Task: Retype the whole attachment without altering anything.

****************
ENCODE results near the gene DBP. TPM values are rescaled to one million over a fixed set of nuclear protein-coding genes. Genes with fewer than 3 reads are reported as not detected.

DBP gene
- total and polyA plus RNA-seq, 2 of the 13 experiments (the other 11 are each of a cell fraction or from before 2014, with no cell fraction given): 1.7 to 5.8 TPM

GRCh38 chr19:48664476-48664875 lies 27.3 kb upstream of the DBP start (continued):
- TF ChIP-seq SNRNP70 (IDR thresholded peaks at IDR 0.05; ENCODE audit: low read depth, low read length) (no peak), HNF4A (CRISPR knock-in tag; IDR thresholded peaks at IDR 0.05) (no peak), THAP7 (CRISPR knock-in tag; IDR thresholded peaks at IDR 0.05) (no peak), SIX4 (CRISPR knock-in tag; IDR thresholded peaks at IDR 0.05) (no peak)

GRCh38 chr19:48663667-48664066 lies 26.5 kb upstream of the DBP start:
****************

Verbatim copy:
ENCODE results near the gene DBP. TPM values are rescaled to one million over a fixed set of nuclear protein-coding genes. Genes with fewer than 3 reads are reported as not detected.

DBP gene
- total and polyA plus RNA-seq, 2 of the 13 experiments (the other 11 are each of a cell fraction or from before 2014, with no cell fraction given): 1.7 to 5.8 TPM

GRCh38 chr19:48664476-48664875 lies 27.3 kb upstream of the DBP start (continued):
- TF ChIP-seq SNRNP70 (IDR thresholded peaks at IDR 0.05; ENCODE audit: low read depth, low read length) (no peak), HNF4A (CRISPR knock-in tag; IDR thresholded peaks at IDR 0.05) (no peak), THAP7 (CRISPR knock-in tag; IDR thresholded peaks at IDR 0.05) (no peak), SIX4 (CRISPR knock-in tag; IDR thresholded peaks at IDR 0.05) (no peak)

GRCh38 chr19:48663667-48664066 lies 26.5 kb upstream of the DBP start: